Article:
Dance Center of Columbia College Hosts LIZ GERRING HORIZON Review- White Box within a Black Proscenium Space

The Dance Center of Columbia College Presents Liz Gerring Company

The Dance Center of Columbia College’s 2016-17 season closes with the presentation of Liz Gerring’s Horizon. Hailing from New York, and founded in 1998, The Liz Gerring Company explores “non-narrative, abstract movement, often derived from natural gesture.” The company is making its Chicago area debut this weekend.

Horizon

Horizon begins with two women, one wearing a yellow jumpsuit and one in white shorts with a red tank and a translucent flowy white t-shirt, energetically dancing to Michael Schumacher’s wide-ranging sound scape. The wings of the Dance Center stage have been pulled back so that the side lights and black brick walls are visible and the performance space is framed with a white Marley floor, white cyclorama, and white ceiling box that becomes a luminescent plane. The white set makes Liz Prince’s primary colored costumes pop.

The seven dancers performing Horizon begin entering and exiting the space forming trios, duets, and quartets, expertly exchanging movement and phrases. Repeated lunges, battements (high kicks), somersaults, and jumps are punctuated with moments of stillness and one-legged balances that challenge the viewer to register ideas as fast as the dancers are performing them, and then to move on to the next image.

The Gerring company members define the geometry of the Dance Center stage marking out the length, depth, periphery, and diagonals of the space with a variation of movement motifs that are picked up and passed off like a football. At one point two dancers repeatedly jump backwards together dropping the movement only to have other passing dancers continue the jumping and in turn pass it off to others. In addition, still poses are juxtaposed against the frenetic dancing, and simple pedestrian tasks such as crawling, maintaining a push-up position and kneeling on one knee give the viewer some repose. Dancers are often so completely drawn into their own movement phrases that their coming together appears as if by coincidence. At one point a dancer pulsing her arms forward and back is lifted, and while being carried around the stage never drops her propulsive arm movement despite being shifted from shoulder to shoulder and then from facing sideways to downwards by her partners.

 

 

Liz Gerring HORIZON
Joseph Giordano Photo by Miguel Anaya

Colors

Throughout the many dance phrases and motifs, the stage set colors are changing. The white box becomes pink, blue, green, aqua, red, purple, etc. With each color change there is generally a shift in the sound from propulsive to ambient to electronic along with a shift in the choreography. As with the dancers passing the movement phrases throughout the piece, the changing colors seem to pass a mood that is reflected in the sound score.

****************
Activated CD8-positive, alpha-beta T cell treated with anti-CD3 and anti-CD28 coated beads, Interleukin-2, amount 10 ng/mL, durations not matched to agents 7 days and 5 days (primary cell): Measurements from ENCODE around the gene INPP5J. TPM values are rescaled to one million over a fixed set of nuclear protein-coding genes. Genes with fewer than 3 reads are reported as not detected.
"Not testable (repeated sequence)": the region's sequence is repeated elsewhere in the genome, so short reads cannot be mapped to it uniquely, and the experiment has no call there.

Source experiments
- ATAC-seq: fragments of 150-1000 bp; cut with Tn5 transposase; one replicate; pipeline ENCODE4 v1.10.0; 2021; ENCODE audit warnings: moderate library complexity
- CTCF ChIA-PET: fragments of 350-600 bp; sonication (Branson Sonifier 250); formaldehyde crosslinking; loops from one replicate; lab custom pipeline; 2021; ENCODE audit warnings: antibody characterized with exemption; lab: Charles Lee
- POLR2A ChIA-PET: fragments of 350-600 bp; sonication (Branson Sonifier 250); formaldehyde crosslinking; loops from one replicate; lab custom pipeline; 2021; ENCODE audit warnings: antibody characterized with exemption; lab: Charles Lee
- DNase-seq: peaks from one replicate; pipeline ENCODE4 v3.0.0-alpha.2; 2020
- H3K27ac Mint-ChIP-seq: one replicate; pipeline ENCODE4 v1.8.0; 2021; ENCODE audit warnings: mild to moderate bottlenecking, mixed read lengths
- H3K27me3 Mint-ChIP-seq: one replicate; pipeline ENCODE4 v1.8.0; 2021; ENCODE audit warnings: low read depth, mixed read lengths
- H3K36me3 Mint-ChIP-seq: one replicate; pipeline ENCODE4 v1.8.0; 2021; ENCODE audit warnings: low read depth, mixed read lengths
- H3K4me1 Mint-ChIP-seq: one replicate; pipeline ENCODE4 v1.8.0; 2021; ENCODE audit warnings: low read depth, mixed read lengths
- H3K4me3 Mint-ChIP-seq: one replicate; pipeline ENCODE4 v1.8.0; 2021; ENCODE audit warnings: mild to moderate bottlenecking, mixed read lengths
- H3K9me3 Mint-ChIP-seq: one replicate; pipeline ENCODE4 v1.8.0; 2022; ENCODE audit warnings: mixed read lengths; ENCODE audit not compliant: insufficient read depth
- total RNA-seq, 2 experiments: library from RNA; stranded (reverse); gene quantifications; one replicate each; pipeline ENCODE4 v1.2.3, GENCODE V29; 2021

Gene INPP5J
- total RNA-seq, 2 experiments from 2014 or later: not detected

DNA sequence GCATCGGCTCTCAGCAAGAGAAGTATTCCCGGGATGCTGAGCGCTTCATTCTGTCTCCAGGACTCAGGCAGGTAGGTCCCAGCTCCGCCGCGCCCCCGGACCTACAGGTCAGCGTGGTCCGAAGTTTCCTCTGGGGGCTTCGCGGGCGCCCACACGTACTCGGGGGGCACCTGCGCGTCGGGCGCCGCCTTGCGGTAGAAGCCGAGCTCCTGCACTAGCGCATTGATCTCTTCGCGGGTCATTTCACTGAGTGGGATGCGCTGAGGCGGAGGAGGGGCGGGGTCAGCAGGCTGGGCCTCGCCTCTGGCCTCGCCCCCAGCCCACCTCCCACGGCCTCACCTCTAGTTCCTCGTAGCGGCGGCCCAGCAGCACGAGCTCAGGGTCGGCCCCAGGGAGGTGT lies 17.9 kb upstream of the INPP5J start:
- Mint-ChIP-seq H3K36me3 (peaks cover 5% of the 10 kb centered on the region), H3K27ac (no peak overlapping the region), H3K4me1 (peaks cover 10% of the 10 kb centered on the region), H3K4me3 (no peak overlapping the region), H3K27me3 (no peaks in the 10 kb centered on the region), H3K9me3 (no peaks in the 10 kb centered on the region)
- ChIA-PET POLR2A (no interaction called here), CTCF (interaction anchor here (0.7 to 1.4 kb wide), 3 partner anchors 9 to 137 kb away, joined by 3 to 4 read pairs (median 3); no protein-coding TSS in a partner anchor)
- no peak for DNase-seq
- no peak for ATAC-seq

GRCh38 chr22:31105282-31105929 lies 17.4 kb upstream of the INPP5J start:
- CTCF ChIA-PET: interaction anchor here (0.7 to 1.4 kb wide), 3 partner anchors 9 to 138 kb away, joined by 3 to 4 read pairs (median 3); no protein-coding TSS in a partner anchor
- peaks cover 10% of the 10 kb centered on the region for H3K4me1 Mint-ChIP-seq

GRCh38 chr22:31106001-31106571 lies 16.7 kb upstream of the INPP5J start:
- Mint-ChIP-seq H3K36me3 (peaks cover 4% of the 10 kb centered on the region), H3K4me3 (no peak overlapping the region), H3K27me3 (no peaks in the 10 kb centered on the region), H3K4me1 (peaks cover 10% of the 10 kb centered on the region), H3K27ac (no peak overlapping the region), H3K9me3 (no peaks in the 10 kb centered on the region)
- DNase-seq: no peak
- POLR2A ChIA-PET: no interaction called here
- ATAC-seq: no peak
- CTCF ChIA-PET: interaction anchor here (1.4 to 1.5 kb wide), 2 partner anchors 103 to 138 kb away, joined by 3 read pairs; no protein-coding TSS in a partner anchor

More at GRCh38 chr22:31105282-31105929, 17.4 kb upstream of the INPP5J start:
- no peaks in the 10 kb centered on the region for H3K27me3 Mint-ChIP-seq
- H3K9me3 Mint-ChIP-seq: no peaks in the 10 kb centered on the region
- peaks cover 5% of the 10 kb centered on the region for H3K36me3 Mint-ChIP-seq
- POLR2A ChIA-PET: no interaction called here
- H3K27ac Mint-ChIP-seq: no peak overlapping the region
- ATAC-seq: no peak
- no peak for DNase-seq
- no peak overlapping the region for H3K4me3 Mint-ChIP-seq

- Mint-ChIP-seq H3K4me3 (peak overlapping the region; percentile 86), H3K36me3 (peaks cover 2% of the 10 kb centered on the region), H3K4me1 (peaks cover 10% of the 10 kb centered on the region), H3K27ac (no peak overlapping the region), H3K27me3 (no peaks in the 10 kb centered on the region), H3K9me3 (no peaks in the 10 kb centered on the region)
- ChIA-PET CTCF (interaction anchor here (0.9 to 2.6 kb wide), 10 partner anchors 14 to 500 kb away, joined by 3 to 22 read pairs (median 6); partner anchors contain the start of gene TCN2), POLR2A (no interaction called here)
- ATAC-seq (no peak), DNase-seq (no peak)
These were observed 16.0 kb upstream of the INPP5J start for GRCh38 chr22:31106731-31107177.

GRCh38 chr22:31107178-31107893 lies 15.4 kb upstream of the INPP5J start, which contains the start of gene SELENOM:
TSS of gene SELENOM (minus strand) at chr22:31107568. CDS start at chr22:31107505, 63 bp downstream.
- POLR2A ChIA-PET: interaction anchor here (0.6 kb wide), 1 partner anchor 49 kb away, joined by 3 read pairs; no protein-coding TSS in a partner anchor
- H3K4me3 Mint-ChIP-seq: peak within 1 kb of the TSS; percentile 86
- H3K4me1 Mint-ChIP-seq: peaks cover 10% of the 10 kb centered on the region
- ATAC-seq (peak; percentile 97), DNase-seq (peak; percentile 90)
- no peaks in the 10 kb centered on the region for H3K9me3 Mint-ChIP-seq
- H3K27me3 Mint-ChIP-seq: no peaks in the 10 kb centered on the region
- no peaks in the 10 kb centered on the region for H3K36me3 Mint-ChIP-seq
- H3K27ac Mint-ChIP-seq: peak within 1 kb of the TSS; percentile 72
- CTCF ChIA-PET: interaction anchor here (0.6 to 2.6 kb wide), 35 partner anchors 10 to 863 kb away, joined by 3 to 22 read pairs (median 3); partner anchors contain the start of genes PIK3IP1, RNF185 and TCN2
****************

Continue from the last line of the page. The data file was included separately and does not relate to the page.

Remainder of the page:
One of the final energetic sections features dancers rolling and releasing a leg in a high-powered kick upwards across the length of the stage. While several dancers are rolling, others enter jumping and propelling their bodies across the space as others find places to be still for a few moments before entering the fray of movement once again. This fervent, frantic section slowly evolves into five dancers quietly moving forward suspended on relevé and reaching towards the audience. The other two dancers move in and out, as the group of five dissipates one by one leaving fewer and fewer dancers moving on stage as the lights slowly fade out.

Not the Merce Cunningham Model

It appears as if the collaborators for Horizon (Gerring (dance), Schumacher (music), Wierzel (production design), and Chandrashaker (lighting) were working towards the disciplines existing independently of each other. However, unlike the Cage/Cunningham/Rauschenberg collaborations where the independent disciplines often did not encounter each other until the performance, one has the feeling that in this collaboration the various disciplines came together in rehearsal and were massaged, and perhaps even changed, to accommodate one another. The problem occurs in that we are left in a kind of vacuum where the independent disciplines are not sufficiently established enough to stand on their own, and therefore are unable to generate a successful enlargement of their interaction, or the successful surprise and chance effects, of the Cage/Cunningham/ Rauschenberg collaborations. In addition, though Ms. Gerring states the work explores the idea of density, it seems as if the concept is only being explored descriptively, and not analytically. The movement never becomes layered enough, compact enough, crowded enough or thick enough to allow the investigation of density to coalesce into an image, or a space, such as one that might be ascribed to a Jackson Pollack painting.

Read more about choreographer Michelle Kranicke’s thoughts about Merce Cunningham here.

This review is part of Picture this Post's series - CHOREOGRAPHERS' EYES - DANCERS EXPLAIN DANCE. Find more here.

 

When:

Remaining performances--April 8, 2017 7:30

 

Where:

The Dance Center of Columbia College
1306 S. Michigan Ave
Chicago

Tickets:

$30, with senior discounts

 

Photos: 

Miguel Anaya and Thaddeus Rombauer

About the Author:

Michelle Kranicke is the artistic director and founder of Zephyr, an experimental dance company. Her work has been presented in Chicago by Defibrillator Gallery, The Dance Center of Columbia College and the Museum of Contemporary Art, among others. Michelle was a Chicago Dancemakers Forum Lab Artist and in 2016 New City named her one of Chicago’s 5 best choreographers.
For more on Michelle Kranicke, visit www.zephyrdance.com

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